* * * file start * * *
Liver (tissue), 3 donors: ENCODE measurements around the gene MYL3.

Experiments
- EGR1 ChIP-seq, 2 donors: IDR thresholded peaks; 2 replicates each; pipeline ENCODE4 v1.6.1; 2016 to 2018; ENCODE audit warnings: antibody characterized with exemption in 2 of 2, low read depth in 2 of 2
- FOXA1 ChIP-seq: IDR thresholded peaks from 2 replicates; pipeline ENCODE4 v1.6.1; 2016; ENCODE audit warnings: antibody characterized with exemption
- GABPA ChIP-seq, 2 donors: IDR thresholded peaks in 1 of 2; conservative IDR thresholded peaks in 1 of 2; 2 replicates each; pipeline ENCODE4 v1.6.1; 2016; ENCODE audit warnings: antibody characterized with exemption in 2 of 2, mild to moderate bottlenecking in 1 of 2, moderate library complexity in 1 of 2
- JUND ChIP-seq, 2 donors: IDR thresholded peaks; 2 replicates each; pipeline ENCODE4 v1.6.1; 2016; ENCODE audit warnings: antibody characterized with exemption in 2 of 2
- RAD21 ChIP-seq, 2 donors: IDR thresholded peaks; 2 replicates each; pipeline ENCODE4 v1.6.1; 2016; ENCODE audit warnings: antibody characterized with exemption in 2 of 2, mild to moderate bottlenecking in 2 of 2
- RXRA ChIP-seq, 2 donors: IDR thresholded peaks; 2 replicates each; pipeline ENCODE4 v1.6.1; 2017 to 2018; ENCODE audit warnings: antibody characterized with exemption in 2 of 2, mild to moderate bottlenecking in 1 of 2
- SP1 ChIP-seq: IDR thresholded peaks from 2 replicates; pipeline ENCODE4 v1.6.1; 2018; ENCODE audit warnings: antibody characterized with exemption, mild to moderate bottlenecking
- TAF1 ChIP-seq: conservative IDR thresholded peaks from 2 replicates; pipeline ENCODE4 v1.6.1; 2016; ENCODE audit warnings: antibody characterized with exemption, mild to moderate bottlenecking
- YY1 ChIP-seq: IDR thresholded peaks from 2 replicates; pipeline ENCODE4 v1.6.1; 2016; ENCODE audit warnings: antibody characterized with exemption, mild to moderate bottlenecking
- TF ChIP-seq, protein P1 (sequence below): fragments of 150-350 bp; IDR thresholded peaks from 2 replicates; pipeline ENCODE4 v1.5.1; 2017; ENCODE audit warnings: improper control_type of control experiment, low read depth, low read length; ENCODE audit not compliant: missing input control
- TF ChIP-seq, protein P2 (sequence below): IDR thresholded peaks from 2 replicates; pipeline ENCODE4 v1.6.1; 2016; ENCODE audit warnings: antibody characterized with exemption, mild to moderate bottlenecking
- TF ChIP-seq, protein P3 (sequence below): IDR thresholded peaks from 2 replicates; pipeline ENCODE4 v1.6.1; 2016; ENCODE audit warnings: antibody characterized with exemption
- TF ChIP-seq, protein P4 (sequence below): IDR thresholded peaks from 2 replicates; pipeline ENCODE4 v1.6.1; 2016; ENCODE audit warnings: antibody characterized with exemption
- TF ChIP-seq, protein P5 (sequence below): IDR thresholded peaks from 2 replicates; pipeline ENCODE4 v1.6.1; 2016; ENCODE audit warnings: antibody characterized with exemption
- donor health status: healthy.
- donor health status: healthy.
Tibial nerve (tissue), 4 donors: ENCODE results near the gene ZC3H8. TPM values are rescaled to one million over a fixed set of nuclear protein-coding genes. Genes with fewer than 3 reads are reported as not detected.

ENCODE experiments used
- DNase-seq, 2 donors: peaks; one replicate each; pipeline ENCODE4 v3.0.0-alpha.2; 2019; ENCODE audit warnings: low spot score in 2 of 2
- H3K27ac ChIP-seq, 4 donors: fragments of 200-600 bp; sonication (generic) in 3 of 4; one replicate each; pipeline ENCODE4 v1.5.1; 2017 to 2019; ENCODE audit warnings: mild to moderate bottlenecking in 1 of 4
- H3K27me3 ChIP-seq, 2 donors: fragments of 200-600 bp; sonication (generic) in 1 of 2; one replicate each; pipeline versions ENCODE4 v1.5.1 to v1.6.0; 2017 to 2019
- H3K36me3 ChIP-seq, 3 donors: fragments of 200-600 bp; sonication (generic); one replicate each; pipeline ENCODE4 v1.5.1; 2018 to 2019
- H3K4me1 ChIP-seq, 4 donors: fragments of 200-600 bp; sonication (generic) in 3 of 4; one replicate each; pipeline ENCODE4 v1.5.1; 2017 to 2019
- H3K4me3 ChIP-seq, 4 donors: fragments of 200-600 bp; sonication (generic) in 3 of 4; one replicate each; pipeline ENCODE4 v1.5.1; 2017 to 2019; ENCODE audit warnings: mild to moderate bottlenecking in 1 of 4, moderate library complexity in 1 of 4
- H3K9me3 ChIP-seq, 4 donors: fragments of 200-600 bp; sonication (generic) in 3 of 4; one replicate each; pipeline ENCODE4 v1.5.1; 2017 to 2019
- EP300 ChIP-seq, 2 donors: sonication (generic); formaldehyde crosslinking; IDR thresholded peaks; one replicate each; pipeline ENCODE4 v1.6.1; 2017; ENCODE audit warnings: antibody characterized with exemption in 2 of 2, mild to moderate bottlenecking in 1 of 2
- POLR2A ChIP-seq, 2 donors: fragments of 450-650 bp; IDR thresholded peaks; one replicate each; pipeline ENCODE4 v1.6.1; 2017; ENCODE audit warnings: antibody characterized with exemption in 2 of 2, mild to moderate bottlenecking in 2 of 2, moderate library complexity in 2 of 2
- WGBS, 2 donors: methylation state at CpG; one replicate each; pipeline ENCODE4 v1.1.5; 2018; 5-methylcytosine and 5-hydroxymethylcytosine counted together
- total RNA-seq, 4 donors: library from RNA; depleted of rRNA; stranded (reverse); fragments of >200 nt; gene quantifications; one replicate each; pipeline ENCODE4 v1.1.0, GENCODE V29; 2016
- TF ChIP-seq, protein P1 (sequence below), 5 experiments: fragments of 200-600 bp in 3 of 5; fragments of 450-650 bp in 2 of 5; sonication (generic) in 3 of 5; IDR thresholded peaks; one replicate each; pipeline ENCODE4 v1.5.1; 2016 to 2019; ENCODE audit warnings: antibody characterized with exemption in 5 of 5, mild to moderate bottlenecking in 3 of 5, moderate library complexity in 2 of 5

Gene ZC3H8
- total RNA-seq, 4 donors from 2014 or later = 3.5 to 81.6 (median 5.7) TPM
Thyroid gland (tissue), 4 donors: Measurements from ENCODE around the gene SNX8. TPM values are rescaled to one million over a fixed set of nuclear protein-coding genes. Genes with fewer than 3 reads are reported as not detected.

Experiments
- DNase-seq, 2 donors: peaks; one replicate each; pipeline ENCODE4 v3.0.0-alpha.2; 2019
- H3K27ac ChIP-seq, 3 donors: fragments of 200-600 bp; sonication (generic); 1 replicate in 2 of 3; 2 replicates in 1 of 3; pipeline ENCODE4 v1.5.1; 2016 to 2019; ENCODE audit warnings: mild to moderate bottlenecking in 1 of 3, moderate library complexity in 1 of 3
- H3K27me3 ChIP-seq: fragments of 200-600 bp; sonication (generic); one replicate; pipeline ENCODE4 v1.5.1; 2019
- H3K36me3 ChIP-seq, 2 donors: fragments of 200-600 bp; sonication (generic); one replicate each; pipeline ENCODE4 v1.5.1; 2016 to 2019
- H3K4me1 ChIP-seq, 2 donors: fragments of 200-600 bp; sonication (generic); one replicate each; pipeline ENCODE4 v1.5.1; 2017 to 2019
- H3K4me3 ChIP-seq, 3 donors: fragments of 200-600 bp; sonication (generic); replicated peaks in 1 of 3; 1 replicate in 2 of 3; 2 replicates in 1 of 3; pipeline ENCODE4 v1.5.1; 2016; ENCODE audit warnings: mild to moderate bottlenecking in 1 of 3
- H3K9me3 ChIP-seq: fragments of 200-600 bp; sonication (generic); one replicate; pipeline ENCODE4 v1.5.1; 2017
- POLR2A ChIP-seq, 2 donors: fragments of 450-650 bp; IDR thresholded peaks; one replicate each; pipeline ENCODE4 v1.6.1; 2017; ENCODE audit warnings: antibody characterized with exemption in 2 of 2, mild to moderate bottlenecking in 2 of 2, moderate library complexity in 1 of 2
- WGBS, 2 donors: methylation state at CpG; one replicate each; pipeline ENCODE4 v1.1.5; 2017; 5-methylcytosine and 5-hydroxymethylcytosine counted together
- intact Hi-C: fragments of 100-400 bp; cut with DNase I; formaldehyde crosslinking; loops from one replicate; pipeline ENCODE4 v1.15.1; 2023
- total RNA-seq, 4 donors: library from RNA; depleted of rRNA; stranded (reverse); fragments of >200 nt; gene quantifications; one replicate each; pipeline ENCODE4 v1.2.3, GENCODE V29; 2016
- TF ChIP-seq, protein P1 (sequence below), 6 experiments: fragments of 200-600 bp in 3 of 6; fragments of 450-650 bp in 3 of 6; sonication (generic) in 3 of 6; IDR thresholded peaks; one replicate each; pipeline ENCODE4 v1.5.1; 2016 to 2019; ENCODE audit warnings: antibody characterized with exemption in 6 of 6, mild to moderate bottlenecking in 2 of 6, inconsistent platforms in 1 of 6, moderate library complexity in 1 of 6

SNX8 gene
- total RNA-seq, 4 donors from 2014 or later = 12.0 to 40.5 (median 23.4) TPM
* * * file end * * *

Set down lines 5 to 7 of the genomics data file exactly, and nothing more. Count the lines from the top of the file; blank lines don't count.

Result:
- GABPA ChIP-seq, 2 donors: IDR thresholded peaks in 1 of 2; conservative IDR thresholded peaks in 1 of 2; 2 replicates each; pipeline ENCODE4 v1.6.1; 2016; ENCODE audit warnings: antibody characterized with exemption in 2 of 2, mild to moderate bottlenecking in 1 of 2, moderate library complexity in 1 of 2
- JUND ChIP-seq, 2 donors: IDR thresholded peaks; 2 replicates each; pipeline ENCODE4 v1.6.1; 2016; ENCODE audit warnings: antibody characterized with exemption in 2 of 2
- RAD21 ChIP-seq, 2 donors: IDR thresholded peaks; 2 replicates each; pipeline ENCODE4 v1.6.1; 2016; ENCODE audit warnings: antibody characterized with exemption in 2 of 2, mild to moderate bottlenecking in 2 of 2